An evaluation of the risk culture at management level in a South African government organisation
Naidoo, Gonaseelan Soobramoney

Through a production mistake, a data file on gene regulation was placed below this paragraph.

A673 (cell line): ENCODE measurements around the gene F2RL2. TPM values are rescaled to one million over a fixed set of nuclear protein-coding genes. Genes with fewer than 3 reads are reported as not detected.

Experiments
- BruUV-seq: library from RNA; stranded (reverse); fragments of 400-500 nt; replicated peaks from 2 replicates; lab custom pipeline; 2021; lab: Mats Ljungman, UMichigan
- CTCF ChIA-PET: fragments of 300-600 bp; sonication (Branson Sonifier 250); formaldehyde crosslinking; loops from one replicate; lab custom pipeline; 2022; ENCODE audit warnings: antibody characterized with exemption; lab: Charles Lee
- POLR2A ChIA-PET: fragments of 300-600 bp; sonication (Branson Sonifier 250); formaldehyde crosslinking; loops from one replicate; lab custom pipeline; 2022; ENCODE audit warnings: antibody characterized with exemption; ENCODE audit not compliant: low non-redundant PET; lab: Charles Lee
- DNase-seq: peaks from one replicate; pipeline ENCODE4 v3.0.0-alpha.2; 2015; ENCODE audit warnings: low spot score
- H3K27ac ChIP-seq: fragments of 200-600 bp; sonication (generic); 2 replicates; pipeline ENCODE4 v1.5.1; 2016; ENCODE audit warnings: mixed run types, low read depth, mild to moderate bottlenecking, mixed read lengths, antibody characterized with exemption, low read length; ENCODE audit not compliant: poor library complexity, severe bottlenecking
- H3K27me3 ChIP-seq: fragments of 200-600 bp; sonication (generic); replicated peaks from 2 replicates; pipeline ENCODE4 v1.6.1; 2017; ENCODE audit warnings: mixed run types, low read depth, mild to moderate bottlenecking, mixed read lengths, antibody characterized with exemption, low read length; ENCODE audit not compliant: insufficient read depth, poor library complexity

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A strong risk culture is critical for any organisation to manage its risks. Recent reports from the Auditor-General about a South African government institution (Auditor General of South Africa, 2014) demonstrated that its risks were not being adequately mitigated. The purpose of the study reported on here has therefore been to put this judgement to the test and, because no recognised instrument could be found to evaluate the risk culture, an instrument was developed. Many of the risk culture assessment frameworks available have been developed by consulting companies which could be of value to organisations however this study chose to focus mainly on academic literature. In this descriptive study we used a focus group to identify the possible strengths and weaknesses of the prevailing risk culture, following which a questionnaire was designed and used to assess the current risk culture of the organisation. The results were used to evaluate the risk culture with the aim of proposing steps in which to embed a risk culture. We found that the existing risk culture does not contribute to this organisation’s capacity to manage its risks. We also found that managers in this organisation are not encouraged to take risks to achieve their objectives and employees are not held accountable for the management of risks. In agreement with previous studies which found that training in risk management is important, this study suggests that training should be compulsory for all senior management. This study also found that factors of tone at the top, accountability, communication, risk competence and risk capacity are critical to embed a risk culture in an organisation. This study contributes to the existing literature by suggesting ways in which a risk culture could be embedded in an organisation. The results of this research could be useful to organisations, boards, and risk committees.